Why Mars again? A look at NASA's latest venture

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By ALICIA CHANG, Associated Press

PASADENA, Calif. (AP) — NASA's new robot rover named Curiosity has spent 8½ months hurtling through space toward its destination Sunday on Mars. It is set to land near the foot of a mountain rising from a giant crater. This marks NASA's 19th mission and eighth landing attempt.

Why Mars again?

The big unknown remains. Scientists want to know if any form of life ever existed there, and that means microscopic organisms. Since the 1960s, spacecraft have zipped past, orbited or landed on Mars in this quest. Two small NASA rovers that arrived in 2004 explored different craters and one is still functioning today.

Curiosity is the most ambitious effort ever, but it's not the be-all and end-all. During its two-year exploration, it will try to answer whether the giant crater where it lands had the right conditions to support microbes. But future missions would still be needed for more answers.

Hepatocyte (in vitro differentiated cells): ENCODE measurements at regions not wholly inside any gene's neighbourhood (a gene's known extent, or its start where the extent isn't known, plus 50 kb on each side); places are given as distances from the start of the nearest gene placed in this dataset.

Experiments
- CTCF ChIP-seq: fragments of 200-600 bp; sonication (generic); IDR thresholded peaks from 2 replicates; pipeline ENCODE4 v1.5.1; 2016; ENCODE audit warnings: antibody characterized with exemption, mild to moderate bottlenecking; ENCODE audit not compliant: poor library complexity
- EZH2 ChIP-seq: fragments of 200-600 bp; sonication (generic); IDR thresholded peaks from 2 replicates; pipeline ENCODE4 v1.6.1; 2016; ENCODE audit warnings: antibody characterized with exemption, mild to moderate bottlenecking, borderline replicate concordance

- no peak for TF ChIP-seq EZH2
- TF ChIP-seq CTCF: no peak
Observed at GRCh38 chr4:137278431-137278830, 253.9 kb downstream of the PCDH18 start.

What will Curiosity do?

Curiosity carries a toolbox of 10 instruments, including a rock-zapping laser and a mobile organic chemistry lab. It also has a long robotic arm that can jackhammer into rocks and soil. It will hunt for basic ingredients of life including carbon-based compounds, nitrogen, phosphorus, sulfur and oxygen, as well as minerals that might provide clues about possible energy sources.

How did Curiosity get its name?

The spacecraft is formally called the Mars Science Laboratory. In 2008, NASA held a naming contest open to students and selected Curiosity, proposed by a sixth-grader from Lenexa, Kan.

What does this mission cost?

$2.5 billion. That's $1 billion over its original budget. Curiosity was supposed to launch in 2009 and land in 2010, but development took longer than expected. The delay gave engineers more time to debug problems and test the spacecraft, but also put the project over budget.

When will we send astronauts to Mars?

President Barack Obama has set a goal for astronauts to orbit Mars by the mid-2030s followed by a landing. Before that can happen, the plan is to send astronauts to an asteroid first.

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Follow Alicia Chang's Mars coverage at: http://www.twitter.com/SciWriAlicia

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